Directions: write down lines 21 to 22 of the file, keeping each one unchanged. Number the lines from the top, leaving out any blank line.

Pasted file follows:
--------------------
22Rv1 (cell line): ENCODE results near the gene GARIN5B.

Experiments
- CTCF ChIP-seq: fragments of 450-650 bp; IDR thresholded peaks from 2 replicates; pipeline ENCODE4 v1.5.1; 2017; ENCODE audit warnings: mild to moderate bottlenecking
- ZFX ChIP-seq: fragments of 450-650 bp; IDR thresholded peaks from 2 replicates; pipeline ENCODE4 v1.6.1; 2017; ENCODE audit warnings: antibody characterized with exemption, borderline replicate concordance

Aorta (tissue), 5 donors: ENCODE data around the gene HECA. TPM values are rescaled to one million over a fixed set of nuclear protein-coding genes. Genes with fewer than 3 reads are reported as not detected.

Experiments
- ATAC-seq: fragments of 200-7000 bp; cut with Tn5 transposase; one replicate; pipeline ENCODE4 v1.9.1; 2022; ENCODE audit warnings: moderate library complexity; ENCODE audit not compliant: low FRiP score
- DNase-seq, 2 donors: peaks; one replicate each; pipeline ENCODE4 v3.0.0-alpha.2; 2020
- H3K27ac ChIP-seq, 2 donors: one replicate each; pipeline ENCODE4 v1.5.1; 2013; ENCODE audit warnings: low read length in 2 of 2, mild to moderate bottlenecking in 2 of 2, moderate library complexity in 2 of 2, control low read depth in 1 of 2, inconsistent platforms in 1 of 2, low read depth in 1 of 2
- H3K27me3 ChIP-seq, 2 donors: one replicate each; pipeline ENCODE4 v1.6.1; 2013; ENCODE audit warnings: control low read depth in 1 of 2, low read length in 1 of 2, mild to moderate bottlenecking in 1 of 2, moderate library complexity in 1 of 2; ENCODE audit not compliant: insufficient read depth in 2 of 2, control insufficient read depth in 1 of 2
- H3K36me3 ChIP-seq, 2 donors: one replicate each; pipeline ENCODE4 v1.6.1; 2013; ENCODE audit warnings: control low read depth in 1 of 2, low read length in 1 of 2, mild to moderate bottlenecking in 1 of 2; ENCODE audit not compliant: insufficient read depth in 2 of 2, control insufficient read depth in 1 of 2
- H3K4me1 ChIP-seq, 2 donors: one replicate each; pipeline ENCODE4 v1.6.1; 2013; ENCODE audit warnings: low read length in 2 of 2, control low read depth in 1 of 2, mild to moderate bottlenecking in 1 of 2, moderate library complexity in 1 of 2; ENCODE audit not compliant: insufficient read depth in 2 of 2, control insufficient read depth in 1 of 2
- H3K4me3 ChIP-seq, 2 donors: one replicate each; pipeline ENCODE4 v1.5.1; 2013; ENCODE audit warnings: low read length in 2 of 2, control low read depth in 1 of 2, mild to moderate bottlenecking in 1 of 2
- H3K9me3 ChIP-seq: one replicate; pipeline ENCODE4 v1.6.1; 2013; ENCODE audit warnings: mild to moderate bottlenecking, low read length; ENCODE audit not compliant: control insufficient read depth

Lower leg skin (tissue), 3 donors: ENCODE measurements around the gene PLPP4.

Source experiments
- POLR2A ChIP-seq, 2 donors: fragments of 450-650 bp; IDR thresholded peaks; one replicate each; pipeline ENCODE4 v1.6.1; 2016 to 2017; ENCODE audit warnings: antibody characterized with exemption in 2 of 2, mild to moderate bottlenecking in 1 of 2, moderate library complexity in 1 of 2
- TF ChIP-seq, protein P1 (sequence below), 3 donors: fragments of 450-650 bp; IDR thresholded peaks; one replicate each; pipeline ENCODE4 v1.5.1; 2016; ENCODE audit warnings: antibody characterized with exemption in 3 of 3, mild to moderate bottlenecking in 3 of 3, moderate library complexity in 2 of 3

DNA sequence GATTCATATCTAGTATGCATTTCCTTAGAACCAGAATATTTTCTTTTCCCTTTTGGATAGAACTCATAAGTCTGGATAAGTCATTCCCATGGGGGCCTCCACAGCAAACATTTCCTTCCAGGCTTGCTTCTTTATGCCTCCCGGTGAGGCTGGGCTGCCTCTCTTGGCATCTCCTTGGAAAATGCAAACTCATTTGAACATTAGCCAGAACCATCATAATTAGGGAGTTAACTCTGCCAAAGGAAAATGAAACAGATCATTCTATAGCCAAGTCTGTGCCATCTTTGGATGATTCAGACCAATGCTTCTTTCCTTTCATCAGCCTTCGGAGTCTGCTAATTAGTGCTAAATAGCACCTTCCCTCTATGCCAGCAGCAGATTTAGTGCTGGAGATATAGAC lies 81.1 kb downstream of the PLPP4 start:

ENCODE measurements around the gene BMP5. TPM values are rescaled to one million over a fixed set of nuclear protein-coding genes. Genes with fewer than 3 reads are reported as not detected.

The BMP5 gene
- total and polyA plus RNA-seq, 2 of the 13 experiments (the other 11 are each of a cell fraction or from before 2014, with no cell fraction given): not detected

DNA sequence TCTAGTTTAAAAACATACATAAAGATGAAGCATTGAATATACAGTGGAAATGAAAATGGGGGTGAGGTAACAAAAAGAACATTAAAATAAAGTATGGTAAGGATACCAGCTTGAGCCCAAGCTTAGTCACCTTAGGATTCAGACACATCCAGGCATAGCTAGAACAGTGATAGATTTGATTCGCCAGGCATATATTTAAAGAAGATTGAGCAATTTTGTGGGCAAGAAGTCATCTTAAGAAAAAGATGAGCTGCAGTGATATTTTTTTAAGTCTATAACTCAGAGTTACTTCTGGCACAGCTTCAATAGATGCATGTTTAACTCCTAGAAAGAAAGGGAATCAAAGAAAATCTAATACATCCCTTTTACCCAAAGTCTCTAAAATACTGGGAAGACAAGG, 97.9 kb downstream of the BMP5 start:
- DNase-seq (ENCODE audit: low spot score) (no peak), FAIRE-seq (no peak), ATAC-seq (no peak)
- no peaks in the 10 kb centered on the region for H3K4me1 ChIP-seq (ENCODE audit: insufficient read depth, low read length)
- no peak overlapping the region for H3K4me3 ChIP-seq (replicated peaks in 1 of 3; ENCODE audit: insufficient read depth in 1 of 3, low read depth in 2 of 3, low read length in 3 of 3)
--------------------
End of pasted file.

The BMP5 gene
- total and polyA plus RNA-seq, 2 of the 13 experiments (the other 11 are each of a cell fraction or from before 2014, with no cell fraction given): not detected